• Haemato oncology is equipped with a state of the art Flow Cytometry machine that looks for certain substances (markers/antibodies) on or in cells that help identify what types of cells they are. This test can be used to see if the lymphocytes in a sample of blood contain CLL cells. Similarly, flow Cytometry can be used for detecting abnormal white cells called blasts either in the bone marrow or peripheral blood. These blasts, when found in large numbers in peripheral blood or bone marrow, are called acute Leukaemia. Flow Cytometry also enables the identification of various types of Leukaemia. After treatment, flow Cytometry can be used to assess whether blasts are still present or completely eliminated by chemotherapy. This is called detection of minimal residual disease or MRD. Flow Cytometry can diagnose Classical Hodgkin Lymphoma in Lymph Nodes with high sensitivity and specificity along with other Non –Hodgkin lymphomas where a screening test can be done to determine if lymphoma is present or not. Flow Cytometry is used for Immunophenotyping of a variety of specimens, including whole blood, bone marrow, serous cavity fluids, cerebrospinal fluid, urine, and solid tissues.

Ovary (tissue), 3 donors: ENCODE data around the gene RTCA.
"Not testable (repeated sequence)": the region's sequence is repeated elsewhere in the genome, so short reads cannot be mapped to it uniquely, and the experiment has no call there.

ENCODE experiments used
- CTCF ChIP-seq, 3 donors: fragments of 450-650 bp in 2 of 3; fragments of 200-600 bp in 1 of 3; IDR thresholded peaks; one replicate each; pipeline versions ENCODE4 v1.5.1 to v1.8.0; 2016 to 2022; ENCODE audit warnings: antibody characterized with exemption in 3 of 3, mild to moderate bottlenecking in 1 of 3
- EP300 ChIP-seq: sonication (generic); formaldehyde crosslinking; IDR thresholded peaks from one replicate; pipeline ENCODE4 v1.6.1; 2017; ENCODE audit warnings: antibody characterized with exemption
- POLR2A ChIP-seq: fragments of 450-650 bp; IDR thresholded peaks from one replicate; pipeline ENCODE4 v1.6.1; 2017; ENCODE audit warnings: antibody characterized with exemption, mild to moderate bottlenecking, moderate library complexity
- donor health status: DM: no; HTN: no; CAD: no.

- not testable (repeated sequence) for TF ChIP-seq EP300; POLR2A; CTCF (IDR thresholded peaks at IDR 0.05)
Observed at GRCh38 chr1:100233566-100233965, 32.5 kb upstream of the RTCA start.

• In Flow Cytometry, a sample of cells from a biopsy, cytology specimen, or blood specimen is treated with special antibodies. Each antibody sticks only to certain types of cells that have the antigens that fit with it. Usually, all it takes to identify a specific type of cell is to create a monoclonal antibody to recognize that cell. Then a fluorescent dye is attached to the antibody, and flow Cytometry can find all the cells that the antibody targets. The cells are then passed in front of a laser beam to generate useful data plots for a skilled cytometrist to interpret. Acute Leukaemia Panel- B-Lymphoid Markers & Acute Myeloid Leukaemia Panel B-Lymphoid Markers includes CD10, CD19, CD20, CD22, Nuclear TDT T- Lymphoid and NK Markers CD1a, C D 2, CD3, CD4, CD5, CD7, CD8, CD56 Myeloid Markers CD13, CD15, CD16,CD33, CD117 Monocytic Markers CD4, CD11b, CD14, CD64 Cytoplasmic Markers - MPO, CD79a and CD3 Non-Lineage specific Markers CD34, HLA DR, CD45, Myeloma Panel Cyto Kappa, cyto Lambda, CD56, CD10, CD38, CD138, CD19, CD28, CD20 & CD45, Chronic B Lymphoproliferative Disorder Panel Kappa, Lambda, CD38, CD10, CD11c, CD19, CD5, CD20, CD103, CD180, CD200, IgM, CD43, CD21, CD3, CD16, CD56, CD7, CD8, CD4, TCR g/d, FMC7, CD23 & CD45, CD34+ Stem cell enumeration CD34, Iso clonic control, Viability dye, Stem count beads.